Ros Altmann, director-general of the Saga Group and a former government adviser, adds: “I think that the 1.8% charge is too high - it means short-stayers will potentially be better off in a different type of pension scheme as they will not have time to benefit from the AMC. People in their fifties, for example, will be hit by this high initial charge.”
A spokeswoman for NEST says that the charges are “undoubtedly low” and would not
put people off.
“For many types of NEST saver, over their saving lifetime, that will work out as broadly equivalent to 0.5% AMC. Currently, NEST’s target market would not have access to this type of low charge and would instead be more likely to pay charges set around the stakeholder cap.”
Referring to a graph in a NEST briefing paper on the effects of charges on individuals, the spokeswoman says that “almost every type of saver pays less in NEST”.
Levelling down continues to be major risk, and there are serious concerns that NEST will make UK pensions provision worse, as employers look to level down their contributions similar to NEST.
Altmann says: “I fear that the introduction of NEST could indeed make pension provision worse, rather than better, because of levelling down. Employers who are currently contributing to pension scheme on a defined contribution basis are putting in, on average, around 6% of salary and they are bound to be tempted to cut back to the new lower ‘official’ 3% rate. This will not necessarily happen on day one, but the trend has already started, so I fear that NEST has already done some damage.”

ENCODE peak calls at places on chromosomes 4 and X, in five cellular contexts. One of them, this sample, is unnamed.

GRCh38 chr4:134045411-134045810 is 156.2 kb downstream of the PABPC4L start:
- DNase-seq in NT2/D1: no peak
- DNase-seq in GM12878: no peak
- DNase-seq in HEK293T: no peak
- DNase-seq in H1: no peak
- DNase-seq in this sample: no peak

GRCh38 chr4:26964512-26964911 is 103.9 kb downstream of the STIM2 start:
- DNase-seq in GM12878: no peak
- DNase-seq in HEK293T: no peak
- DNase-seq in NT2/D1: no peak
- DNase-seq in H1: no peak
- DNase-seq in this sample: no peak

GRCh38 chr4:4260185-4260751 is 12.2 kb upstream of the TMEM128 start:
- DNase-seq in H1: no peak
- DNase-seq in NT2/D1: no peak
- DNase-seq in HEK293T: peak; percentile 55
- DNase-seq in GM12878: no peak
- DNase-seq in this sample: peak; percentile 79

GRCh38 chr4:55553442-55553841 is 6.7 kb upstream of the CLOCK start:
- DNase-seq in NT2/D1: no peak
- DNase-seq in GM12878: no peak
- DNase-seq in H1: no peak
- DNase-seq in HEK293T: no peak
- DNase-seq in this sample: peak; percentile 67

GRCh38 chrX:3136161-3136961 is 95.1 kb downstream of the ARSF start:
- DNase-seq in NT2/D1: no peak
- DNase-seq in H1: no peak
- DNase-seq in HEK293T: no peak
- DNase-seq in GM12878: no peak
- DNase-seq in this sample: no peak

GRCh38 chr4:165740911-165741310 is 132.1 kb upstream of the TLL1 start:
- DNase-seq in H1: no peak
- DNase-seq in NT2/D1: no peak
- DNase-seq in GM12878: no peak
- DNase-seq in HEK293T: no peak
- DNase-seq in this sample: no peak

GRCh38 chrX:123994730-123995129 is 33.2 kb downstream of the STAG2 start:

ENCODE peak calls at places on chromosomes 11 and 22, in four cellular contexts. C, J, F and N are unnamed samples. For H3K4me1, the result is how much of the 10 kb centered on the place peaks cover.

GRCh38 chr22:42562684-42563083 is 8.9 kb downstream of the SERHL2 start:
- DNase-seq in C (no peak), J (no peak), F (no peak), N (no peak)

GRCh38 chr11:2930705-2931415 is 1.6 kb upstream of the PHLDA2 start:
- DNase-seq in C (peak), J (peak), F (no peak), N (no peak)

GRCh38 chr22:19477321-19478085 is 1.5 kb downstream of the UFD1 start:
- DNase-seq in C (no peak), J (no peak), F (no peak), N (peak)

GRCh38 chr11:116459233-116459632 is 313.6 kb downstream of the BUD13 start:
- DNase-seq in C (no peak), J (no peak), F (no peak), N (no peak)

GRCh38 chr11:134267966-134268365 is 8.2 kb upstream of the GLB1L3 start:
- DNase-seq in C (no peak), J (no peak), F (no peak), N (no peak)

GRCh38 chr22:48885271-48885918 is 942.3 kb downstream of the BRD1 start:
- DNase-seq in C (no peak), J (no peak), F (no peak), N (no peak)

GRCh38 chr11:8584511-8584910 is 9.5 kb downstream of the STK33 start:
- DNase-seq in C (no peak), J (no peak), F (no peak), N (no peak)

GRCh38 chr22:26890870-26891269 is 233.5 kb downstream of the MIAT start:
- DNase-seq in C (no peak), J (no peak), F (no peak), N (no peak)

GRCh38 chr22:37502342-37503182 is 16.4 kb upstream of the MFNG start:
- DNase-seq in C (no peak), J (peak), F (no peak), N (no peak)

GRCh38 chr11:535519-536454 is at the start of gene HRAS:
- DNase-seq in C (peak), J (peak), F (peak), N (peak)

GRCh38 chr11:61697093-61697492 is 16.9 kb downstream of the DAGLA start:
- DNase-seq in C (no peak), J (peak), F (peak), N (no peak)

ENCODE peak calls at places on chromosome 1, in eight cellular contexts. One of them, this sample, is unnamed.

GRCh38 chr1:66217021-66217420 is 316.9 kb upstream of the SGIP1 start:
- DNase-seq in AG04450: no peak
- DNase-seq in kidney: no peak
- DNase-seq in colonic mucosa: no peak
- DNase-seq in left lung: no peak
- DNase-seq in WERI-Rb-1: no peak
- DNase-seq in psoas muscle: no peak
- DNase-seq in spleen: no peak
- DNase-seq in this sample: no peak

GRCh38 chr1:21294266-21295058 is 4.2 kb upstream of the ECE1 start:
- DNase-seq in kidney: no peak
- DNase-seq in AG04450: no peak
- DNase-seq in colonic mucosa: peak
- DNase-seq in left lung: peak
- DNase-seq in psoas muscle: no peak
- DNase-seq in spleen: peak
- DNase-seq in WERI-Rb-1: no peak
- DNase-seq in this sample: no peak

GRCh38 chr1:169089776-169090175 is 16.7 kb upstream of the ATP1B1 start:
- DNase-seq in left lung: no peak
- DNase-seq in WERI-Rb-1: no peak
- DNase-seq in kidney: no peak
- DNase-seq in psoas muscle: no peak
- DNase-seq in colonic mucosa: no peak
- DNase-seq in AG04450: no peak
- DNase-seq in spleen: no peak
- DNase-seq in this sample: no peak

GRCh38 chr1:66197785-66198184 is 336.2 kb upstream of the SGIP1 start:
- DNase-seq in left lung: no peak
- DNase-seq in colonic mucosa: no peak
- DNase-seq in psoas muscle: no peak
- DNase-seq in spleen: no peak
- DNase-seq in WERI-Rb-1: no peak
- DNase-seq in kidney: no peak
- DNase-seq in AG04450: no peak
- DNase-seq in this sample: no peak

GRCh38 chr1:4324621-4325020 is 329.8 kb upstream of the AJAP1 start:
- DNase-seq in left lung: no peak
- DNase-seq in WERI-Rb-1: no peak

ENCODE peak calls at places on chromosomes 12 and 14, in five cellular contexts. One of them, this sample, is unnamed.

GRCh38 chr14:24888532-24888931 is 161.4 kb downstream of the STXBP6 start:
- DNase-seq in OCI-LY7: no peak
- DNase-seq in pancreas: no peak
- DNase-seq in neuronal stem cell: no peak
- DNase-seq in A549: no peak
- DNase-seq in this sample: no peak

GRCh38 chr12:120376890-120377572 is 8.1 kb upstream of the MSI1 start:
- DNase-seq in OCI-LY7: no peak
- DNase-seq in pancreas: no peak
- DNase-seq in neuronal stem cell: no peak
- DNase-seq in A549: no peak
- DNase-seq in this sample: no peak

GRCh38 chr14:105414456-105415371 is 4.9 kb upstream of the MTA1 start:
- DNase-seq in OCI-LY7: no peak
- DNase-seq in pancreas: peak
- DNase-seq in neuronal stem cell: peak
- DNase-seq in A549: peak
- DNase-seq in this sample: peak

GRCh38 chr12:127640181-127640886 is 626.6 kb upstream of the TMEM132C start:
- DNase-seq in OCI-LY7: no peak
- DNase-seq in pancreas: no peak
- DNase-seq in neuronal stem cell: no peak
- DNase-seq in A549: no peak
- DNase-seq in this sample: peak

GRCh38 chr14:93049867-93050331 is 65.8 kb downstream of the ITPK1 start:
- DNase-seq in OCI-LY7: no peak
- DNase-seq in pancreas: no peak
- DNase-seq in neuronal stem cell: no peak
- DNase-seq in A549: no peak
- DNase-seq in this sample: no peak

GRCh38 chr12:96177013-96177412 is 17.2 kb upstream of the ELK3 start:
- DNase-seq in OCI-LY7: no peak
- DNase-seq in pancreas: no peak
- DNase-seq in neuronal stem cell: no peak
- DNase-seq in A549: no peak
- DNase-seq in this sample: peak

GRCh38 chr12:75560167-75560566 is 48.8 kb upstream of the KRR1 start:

She says that NEST is bound to increase pension coverage. “However, that is not necessarily the most important measure of success. Politicians and the industry are worried about the number of people putting money in to pensions, but what matters is whether they will have enough to give a decent income when they retire. Having more and more people with tiny pension amounts from NEST will not mean it is a success,” she adds.
Regardless of levelling down, industry experts have welcomed auto-enrolment with open arms, explaining that for the first time it forces people to save for retirement. However, some say it is vital that NEST does not promise too much.
“I think auto-enrolment is sensible but I would have preferred to have seen it without any minimum pension contribution figure and with enrolment into private sector schemes, not a nationally organised scheme,” says Altmann.
“There is significant risk for future governments in that workers will be lulled into a false sense of security by NEST and then find it delivers very little. I think we should be getting people to save, but not necessarily in just a pension.”
There is also a danger that people will opt out after being auto-enrolled, and if too many people do opt out, NEST could become an administrative nightmare.
Altmann argues: “I have always warned of the administrative nightmare of NEST. The risks are enormous. We know that government makes mistakes and computer systems are liable to error. With the complexity of pensions and the tiny pots of money that will need to be tracked for decades the outlook is worrying.”
NEST has appointed Tata Consultancy Services (TCS) to administer the scheme, but the fact that TCS was the only firm to tender for the contract has raised concerns.
“There are concerns about the scale and size of the project and it is worrying that no one else went for the contract,” says Futcher.
Ellison adds: “NEST could become massive and they will need a robust computer system in place, so let’s hope it works.”
NEST says it is confident that TCS will deliver a “great service” to its members.